Utility Week

UTILITY Week 9th October 2015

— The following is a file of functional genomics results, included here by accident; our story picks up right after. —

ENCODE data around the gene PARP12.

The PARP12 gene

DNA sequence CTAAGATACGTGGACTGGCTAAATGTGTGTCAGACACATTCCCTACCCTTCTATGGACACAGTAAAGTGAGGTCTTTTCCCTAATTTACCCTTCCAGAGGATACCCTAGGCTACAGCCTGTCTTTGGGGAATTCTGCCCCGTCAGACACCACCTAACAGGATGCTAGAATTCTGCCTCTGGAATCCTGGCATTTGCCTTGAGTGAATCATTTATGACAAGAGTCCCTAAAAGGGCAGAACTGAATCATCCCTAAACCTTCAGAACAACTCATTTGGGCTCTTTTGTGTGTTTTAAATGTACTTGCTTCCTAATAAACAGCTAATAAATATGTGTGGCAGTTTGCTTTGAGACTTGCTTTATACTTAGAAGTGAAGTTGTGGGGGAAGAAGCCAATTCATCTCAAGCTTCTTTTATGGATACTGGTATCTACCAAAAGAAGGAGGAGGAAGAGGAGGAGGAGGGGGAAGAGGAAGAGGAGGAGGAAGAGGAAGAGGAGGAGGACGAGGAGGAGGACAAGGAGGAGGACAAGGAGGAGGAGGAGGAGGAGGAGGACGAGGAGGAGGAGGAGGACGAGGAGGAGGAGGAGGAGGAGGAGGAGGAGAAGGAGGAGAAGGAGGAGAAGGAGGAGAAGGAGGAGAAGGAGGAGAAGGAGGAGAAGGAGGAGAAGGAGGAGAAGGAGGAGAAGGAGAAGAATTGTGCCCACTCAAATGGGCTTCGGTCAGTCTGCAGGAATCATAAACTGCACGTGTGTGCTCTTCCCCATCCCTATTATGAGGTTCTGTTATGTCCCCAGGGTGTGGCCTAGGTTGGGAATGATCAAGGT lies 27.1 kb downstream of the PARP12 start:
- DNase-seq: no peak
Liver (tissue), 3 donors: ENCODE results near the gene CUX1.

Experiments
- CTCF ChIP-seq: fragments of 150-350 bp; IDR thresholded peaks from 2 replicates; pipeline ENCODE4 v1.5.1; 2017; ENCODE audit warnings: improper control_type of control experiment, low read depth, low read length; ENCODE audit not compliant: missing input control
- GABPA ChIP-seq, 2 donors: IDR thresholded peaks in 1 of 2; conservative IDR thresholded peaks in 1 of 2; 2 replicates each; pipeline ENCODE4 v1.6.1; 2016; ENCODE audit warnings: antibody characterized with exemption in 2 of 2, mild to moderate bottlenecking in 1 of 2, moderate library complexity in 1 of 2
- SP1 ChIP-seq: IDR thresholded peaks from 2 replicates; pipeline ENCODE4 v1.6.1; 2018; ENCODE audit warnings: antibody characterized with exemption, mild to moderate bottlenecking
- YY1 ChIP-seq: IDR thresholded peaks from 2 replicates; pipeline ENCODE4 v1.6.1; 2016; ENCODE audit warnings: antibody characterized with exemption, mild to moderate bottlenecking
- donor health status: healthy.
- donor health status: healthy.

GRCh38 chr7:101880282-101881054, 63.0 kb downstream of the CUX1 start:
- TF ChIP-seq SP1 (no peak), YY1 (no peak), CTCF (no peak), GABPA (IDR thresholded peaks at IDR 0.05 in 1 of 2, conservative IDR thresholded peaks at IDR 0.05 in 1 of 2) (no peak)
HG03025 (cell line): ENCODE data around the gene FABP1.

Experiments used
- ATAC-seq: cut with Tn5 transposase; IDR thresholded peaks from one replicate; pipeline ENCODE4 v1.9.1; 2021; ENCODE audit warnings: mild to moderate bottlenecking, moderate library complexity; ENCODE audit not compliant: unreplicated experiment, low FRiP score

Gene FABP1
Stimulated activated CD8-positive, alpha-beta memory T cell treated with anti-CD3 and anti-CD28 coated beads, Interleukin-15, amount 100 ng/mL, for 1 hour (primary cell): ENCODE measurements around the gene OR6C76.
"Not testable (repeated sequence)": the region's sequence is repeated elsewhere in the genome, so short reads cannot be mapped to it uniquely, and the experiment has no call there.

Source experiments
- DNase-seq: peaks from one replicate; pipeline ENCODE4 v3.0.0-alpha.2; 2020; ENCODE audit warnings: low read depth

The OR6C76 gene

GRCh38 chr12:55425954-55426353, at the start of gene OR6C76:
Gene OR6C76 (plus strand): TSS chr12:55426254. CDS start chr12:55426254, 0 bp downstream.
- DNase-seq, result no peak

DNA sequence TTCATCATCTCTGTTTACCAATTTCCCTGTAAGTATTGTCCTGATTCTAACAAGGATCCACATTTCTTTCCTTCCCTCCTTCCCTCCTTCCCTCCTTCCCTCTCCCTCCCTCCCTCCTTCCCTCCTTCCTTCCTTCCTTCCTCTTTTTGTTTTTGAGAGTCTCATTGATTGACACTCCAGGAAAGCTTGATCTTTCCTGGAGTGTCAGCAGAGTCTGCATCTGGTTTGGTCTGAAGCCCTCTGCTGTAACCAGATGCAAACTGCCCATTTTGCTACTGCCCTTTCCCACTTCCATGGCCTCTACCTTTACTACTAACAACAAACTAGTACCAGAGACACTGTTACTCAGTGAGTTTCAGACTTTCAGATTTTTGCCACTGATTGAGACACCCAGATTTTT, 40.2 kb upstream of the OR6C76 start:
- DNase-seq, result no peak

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Customers UTILITY WEEK | 9TH - 15TH OCTOBER 2015 | 21 This week Energy ombudsman to get 'real teeth' Energy secretary to strengthen ombudsman's powers to tackle systemic industry failings The energy ombudsman will be given stronger powers to crack down on companies that are routinely failing their customers, energy secretary Amber Rudd has announced. In her speech to the Conserv- ative party conference this week, Rudd said the ombudsman would be given "real teeth" to investigate "systemic issues in the industry" rather than just isolated instances. She added: "Where companies have developed a pattern of bad behaviour, they will have no hiding place." In September, a strategic review of the Ombudsman Services Energy (OSE) commissioned by Ofgem said the ombudsman could do more to solve industry-wide issues rather than just on a case-by-case basis. It identified a role for OSE in using complaint data to reduce the root cause of complaints, saying OSE had intervened on occa- sion where it had identified patterns of behaviour that are of concern, but "has not done so systematically". Rudd said the Department of Energy and Climate Change will work with Ofgem and Citizens Advice to define OSE's future role. "We are on the side of consum- ers; we are doing this so consumers receive better treat- ment and we can build more trust in the industry." Citizens Advice chief executive Gillian Guy said the 100,000 energy issues the organisation helps customers to deal with every year shows that firms are not learning lessons. "Too oen complaints are dealt with in isola- tion, which means systematic failures across the energy industry are not properly addressed," she said. LD WATER AWB is 'most competitive bidder' Anglian Water Business (AWB) looks set to provide water and wastewater services to more than 100 public sector organisa- tions in Scotland. The Scottish government has named the company as 'the most competi- tive bidder" for the long-awaited £80 million a year deal. The contract to manage water bills for Scotland's schools, hos- pitals and other public buildings will see millions poured back into public services. The Scottish government said it expects to see savings of up to £40 million over the next four years. Cabinet secretary for infrastructure, investment and cities, Keith Brown, said: "This contract will save public bodies up to £10 million annually for the initial three-year period of the contract, with the option to extend for a further 12 months." AWB will manage the con- tract from its Edinburgh office, with Scottish Water continuing to provide water for the 96.5 per cent of Scotland's population it currently supplies. ENERGY Call to cut winter fuel allowance now The Taxpayers' Alliance has called on the government to cut the winter fuel allowance for pensioners "as soon as possible" because those affected might not be around to vote in the next election. The BBC has reported that at the group's event at the Conservative party conference in Manchester this week, the alliance's research director, Alex Wild, said the cuts to the winter fuel allowance, free bus passes, the Christmas bonus and other pensioner benefits should be made as soon as possible aer an election because "some of the people… won't be around to vote against you in the next election". The Taxpayers' Alliance campaigns for lower taxes and highlights examples of govern- ment waste. ENERGY First Utility, Shell to team up in Germany Independent supplier First Utility is to partner with energy giant Shell to launch into the German electricity and gas domestic supply market – its first move into a foreign market. First Utility will operate in the German market from this month under the Shell Energy Europe brand, through its German subsidiary First Utility GmbH. First Utility chief executive Ian McCaig said the supplier will bring its business model of low transparent prices to the "com- plicated" German market. Rudd: 'Companies will have no hiding place' I am the customer Deryck Hall "Water customers should be protected from poor service" It was interesting to see con- sumer protection in the media spotlight last week with the Con- sumer Rights Act 2015 extending important new rights to consum- ers over purchased goods. Safeguarding water con- sumers will also be high on our agenda as Ofwat begins to consult on the protections that will exist in the new retail water market in England. Market open- ing may be 18 months away, but the decisions taken over the next few months will determine particularly important for SMEs and microbusinesses, which are unlikely to have the time or resources to fight their corner. We'll also be working to ensure customers have access to clear information so they can make informed choices about switching. This is a responsibil- ity all of us in the industry must share if customers are to enjoy the benefits of retail competition. Deryck Hall, head of policy and research, Consumer Council for Water whether the 1.2 million non- domestic customers who are able to switch supplier are pro- tected from the potential pitfalls of increased competition. Although challenging, it pro- vides the water industry with an opportunity to show it has learnt lessons from the difficulties that have dealt a blow to consumer confidence in other markets, such as energy. That's why we want to see a commitment to deliver a strong code of practice that protects consumers. Water customers should also be protected from poor service or contract terms if their current supplier chooses to leave the market. This kind of protection is

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